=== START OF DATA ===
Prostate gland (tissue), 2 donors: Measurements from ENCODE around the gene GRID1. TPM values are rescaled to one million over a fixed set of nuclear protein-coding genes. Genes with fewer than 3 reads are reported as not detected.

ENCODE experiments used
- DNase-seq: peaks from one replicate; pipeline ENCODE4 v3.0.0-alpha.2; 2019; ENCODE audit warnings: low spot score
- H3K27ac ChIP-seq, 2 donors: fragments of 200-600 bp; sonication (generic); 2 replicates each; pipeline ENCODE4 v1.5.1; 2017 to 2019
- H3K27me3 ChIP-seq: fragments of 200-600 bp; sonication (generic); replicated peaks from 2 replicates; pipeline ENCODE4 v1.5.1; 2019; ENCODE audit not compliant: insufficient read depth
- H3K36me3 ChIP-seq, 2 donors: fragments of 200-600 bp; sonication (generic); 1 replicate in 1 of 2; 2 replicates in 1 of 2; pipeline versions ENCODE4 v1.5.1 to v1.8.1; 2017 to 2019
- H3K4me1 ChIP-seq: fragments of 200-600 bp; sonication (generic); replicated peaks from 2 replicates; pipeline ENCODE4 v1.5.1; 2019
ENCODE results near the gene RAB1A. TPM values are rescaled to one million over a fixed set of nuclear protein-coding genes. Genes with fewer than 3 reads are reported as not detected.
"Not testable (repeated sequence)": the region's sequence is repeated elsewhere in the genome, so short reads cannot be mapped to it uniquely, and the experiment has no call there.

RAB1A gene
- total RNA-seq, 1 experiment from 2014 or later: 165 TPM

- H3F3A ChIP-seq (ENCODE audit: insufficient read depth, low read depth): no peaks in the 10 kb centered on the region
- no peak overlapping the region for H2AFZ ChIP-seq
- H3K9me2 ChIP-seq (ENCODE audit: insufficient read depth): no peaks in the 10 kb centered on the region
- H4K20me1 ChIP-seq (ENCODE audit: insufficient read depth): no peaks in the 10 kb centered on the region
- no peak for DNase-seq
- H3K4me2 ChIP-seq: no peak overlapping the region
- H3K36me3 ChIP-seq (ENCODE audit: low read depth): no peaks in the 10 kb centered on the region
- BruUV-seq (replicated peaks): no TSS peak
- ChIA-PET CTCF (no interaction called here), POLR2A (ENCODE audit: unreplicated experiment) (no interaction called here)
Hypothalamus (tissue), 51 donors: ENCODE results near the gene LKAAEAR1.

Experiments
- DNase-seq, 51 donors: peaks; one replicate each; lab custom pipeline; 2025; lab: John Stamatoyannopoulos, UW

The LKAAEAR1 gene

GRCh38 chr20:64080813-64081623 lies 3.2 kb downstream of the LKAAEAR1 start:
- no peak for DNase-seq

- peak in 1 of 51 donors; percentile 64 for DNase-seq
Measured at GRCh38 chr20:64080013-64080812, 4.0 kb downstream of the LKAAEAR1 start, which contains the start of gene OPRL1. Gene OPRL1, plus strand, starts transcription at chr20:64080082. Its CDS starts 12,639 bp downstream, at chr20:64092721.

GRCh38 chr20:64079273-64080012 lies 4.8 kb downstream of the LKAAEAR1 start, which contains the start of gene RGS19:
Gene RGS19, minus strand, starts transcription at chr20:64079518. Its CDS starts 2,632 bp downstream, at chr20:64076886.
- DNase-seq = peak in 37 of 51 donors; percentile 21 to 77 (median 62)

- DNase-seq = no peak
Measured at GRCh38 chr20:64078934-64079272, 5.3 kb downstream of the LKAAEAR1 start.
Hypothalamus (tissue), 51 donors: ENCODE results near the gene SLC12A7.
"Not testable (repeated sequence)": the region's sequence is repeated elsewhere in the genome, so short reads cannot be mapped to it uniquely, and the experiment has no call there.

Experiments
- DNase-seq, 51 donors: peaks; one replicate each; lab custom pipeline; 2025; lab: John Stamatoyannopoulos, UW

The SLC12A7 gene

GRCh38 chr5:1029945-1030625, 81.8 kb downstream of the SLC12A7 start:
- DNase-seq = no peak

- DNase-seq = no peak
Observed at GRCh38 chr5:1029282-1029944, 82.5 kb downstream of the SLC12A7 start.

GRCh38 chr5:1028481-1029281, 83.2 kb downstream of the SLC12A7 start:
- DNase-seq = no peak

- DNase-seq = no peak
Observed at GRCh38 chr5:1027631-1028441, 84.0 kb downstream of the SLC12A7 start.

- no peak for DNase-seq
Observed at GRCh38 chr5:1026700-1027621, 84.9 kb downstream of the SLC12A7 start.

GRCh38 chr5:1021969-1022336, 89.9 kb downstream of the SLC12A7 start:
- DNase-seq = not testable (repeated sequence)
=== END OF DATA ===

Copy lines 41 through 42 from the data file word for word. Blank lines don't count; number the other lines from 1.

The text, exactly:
- DNase-seq = no peak
Observed at GRCh38 chr5:1029282-1029944, 82.5 kb downstream of the SLC12A7 start.